Life is a balancing act and it's no different when it comes to the fight against Alzheimer's disease. We balance our time between work and home. We try to balance our intake of foods from different food groups and the amount we take in against the amount we burn off. When taking a pro-active role in preventing Alzheimer's disease the balance lies between the physical and the mental.

We know from extensive research that good nutrition is essential to good physical health. What we've also come to know is that it is just as important to the physical health of our brains. More and more recent research into the cure and prevention of Alzheimer's disease points to the fact that nutrition and how well that helps control other diseases such as high cholesterol, also helps push back the clock to the onset of age-related dementia.

The other side of the scale is the mental aspect of keeping your brain healthy. Without taking steps in both areas the scales will be tipped to one side and your balancing act will falter. There needs to be equal emphasis - balance - in developing both good physical nutrition and exercise with mental activities to help prevent Alzheimer's disease.

Here is what you can do to keep your plan well balanced:

1. Take time each day for meditation, personal reflection or mental recharging.

2. Get 30 minutes of physical exercise, preferably a cardiovascular workout such as walking, jogging, biking, or swimming each day.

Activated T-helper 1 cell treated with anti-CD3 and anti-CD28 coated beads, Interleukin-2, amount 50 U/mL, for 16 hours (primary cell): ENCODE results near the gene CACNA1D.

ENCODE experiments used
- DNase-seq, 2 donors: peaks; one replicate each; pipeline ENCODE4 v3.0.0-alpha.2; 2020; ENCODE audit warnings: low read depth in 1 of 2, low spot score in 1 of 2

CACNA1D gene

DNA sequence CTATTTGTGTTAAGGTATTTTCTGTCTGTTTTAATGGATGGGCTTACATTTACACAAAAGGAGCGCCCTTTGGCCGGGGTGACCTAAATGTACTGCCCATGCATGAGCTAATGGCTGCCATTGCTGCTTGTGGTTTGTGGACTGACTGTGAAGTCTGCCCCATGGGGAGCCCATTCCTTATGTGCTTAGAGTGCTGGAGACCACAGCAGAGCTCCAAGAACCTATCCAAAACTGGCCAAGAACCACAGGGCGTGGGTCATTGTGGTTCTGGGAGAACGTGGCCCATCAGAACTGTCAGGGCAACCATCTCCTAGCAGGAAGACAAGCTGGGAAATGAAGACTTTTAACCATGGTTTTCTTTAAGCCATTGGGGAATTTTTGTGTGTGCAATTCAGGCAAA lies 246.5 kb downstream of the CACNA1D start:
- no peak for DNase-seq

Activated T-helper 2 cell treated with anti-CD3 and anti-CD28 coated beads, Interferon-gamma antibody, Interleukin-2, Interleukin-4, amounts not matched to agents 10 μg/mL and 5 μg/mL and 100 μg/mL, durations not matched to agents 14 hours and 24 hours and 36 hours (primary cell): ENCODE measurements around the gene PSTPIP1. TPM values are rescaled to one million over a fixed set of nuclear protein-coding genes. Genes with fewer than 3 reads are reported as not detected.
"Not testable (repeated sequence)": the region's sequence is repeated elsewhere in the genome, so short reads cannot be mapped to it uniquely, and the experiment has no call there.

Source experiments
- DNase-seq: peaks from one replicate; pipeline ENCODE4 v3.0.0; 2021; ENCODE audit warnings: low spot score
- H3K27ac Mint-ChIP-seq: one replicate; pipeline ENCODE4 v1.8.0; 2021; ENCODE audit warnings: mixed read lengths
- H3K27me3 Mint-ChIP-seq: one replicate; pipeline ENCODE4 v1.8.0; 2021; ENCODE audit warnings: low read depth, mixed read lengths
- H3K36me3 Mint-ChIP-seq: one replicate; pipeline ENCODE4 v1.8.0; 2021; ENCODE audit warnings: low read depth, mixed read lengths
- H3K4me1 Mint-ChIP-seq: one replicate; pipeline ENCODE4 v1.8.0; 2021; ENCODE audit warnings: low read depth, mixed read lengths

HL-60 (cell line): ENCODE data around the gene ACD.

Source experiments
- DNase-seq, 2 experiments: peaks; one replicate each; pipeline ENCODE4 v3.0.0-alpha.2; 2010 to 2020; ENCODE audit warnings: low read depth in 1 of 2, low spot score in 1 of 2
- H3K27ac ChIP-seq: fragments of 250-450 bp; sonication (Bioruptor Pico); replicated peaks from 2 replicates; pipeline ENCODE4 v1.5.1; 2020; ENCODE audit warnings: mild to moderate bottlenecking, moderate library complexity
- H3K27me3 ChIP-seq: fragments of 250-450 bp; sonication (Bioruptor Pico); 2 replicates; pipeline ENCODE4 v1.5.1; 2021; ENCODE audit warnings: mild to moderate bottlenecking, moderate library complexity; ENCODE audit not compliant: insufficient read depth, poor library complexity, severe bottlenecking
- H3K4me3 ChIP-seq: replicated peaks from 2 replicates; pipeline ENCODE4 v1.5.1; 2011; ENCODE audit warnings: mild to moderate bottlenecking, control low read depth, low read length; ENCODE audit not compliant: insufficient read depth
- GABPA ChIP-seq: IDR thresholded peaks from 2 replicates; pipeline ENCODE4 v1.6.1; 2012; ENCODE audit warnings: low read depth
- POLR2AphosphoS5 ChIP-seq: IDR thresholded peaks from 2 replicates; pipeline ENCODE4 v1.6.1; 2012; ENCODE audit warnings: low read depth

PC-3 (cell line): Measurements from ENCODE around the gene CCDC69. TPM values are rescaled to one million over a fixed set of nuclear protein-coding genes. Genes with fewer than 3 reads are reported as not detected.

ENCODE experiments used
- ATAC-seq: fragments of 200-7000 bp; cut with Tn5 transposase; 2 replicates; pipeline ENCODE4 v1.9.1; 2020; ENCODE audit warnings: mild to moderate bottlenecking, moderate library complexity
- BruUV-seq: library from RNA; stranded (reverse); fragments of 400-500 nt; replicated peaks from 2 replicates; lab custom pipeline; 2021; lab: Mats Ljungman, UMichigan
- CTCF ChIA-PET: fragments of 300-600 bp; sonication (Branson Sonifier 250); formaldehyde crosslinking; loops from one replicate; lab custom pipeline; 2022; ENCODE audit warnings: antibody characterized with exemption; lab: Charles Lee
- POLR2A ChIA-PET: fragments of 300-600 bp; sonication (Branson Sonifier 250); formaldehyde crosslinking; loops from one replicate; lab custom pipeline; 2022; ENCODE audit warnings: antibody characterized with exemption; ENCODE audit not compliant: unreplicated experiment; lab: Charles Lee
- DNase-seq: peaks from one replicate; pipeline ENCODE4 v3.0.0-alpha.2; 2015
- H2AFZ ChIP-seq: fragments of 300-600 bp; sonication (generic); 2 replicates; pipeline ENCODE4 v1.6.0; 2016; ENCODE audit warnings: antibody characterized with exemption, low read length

3. Take time in the morning or the night before to plan out a well-balanced menu for you and your family so hectic schedules and last minute meals don't turn into unhealthy choices.

4. Study, memorize, or learn something that requires you to stretch your mind beyond the daily routine of your job.

5. Get enough sleep so that the mental exertion and physical exercise is not such an effort. Adults still need 8-9 hours of sleep each night, even though most get between 6 and 7.

If you are highly educated and have a mentally demanding job, the odds are in your favor to push back Alzheimer's. This doesn't mean that the stay-at-home mom who lives life through the eyes of her toddler has to be a high risk. Nor does it mean that the physical demands of the laborer make it impossible for mental exercise to have a place in their routine. It just means that those who have a life swayed toward more mental or physical demands need to make some room for the other side of the spectrum.

When priorities are set and a little time is taken for planning it is easier to find a balance between the mental and physical aspects of daily life that make for a healthy brain.

Author's Bio: 

Frank Mangano is an active member of his community who works diligently providing assistance to senior citizens and probing as a health advocate to discover new and innovative ways to promote well being. If you want to minimize the symptoms of Alzheimer's disease naturally...and maintain good mental health, go to: